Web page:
Dermal effects Dermal effects include the reduction of collagen synthesis with thinning of the dermis. Furthermore, the mechanical strength of the dermis is reduced, resulting in increased vulnerability with stellate scar formation as well as rupture of wide dermal areas in localizations such as inner aspects of the arms, female breasts, and buttocks, a condition known striae distensae. Also, the walls of the vessels are not protected due to reduced collagen, and hemorrhage after minor traumas are common.

$29 Topical corticosteroids also have an effect on dermal bloom vessel tension and induce a short-term vascoconstriction; on the long term they induce vasodilation, resulting in teleangiectases. A problem seldomly considered is systemic absorption of topically applied corticosteroids, resulting in inhibition of the pituitary-adrenal axis. This side effect may be most relevant in children, in whom growth inhibition also has been observed. In adults, absorption of relevant quantities of corticosteroids after topical applications must be anticipated if large areas of the body are treated with potent or very potent compounds, or if occlusive dressings are used to increase their efficacy. Systemic absorption and the resulting problems could be solved by synthesis of compounds that are rapidly cleaved or metabolized, thus absolishing their biological activity.

Clinical disorders associated with the use topical corticosteroids Conditions known to occur during topical corticosteroid treatment include perioral dermatitis, steroid-suppressed tinea, granuloma gluteale infantum, and pustular psoriasis. These diseases do not occur under appropriate use of topical corticosteroids, and ceasing their application results in improvement and disappearance of such diseases, but often other supportive treatment modalities are necessary for rapid clearing.

Strategies for development of safer topical corticosteroid compounds The ideal topical corticosteroid is rapidly absorbed, exhibits a strong but short activity, and is rapidly inactivated after reaching the circulation. Modern pharmacology seeks to develop compounds that fulfill these conditions as far as possible. It is important to follow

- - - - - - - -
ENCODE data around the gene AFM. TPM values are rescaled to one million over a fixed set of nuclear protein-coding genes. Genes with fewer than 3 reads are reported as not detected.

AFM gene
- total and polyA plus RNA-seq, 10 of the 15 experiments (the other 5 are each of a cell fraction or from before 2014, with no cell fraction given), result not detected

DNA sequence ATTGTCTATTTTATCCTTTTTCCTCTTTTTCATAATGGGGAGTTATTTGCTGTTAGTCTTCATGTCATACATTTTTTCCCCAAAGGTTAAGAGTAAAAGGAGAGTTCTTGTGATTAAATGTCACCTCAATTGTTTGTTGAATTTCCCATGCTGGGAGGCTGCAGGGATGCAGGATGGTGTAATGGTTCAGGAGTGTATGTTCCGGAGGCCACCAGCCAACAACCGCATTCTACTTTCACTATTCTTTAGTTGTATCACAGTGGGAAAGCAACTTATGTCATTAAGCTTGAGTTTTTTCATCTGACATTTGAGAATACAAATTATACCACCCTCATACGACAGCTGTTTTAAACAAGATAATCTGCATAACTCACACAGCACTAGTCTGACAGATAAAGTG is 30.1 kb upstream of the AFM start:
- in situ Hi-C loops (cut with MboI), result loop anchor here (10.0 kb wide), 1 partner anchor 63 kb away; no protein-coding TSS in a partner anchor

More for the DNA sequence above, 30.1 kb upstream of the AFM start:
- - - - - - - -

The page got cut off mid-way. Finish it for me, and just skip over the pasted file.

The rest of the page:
such new compounds during their clinical application, and to monitor both efficacy and side effects to obtain a clinical impression of advantages and disadvantages. Although the ideal corticosteroid has not yet been brought onto the market, modern pharmacology and intelligent molecular design will undoubtedly allow a safer and probably more effective treatment of many skin diseases with topical corticosteroids.

References 1. Bos JD, Havu VK (1989) Topical corticosteroids today. Acta Derm Venereol (Stockh) 69 [Suppl]: t51 2. Flower R (1989) Lipocortin. Biochem Soc Trans 17:276-278 3. Frosch PJ, Behrenbeck EM, Frosch K (1981) The Duhring chamber assay for corticosteroid atrophy. Br J Dermatol 104: 57-65 4. Gibson JR, Kirsch J, Darley CR (1983) An attempt to evaluate the relative clinical potencies of various diluted and undiluted proprietary corticosteroid preparations. Clin Exp Dermatol 8: 489-493 5. Gibson JR, Kirsch J, Darley CR (1989) An assessment of the relationship between vasoconstrictor assay findings, clinical efficiency and thinning effects of a variety of undiluted and diluted corticosteroid preparations. Br J Dermatol 111 [Suppl 27]: 204 212 6. Greaves MW, Camp RDR (1988) Prostaglandis, leukotrienes, phospholipase, platelet activating factor, and cytokines: an integrated approach to inflammation of human skin. Arch Dermatol Res 280:533-541 7. Harding SM, Sohail S, Busse MJ (1985) Percutaneous absorption of clobetasol propionate from novel ointment and cream foundations. Clin Exp Dermatol 10:13-21 8. Polano MK, Ponec M (1976) Dependence of corticosteroid penetration on the vehicle. Arch Dermatol 112:675-680 9. Ryatt KS, Feather JW, Mehta A e t al. (1982) The stability and blanching efficacy of betametasone-17-valerate m emulsifying ointment. Br J Dermatol 107:71-76 10. Solito E, Parente L (1989) Modulation of phospholipase A2 activity in human fibroblasts. Br J Pharmacol 96:656-660

Therapy with topical corticosteroids.

Therapy with topical corticosteroids has improved greatly in recent years due to both advanced understanding of their mode of action and awareness of ...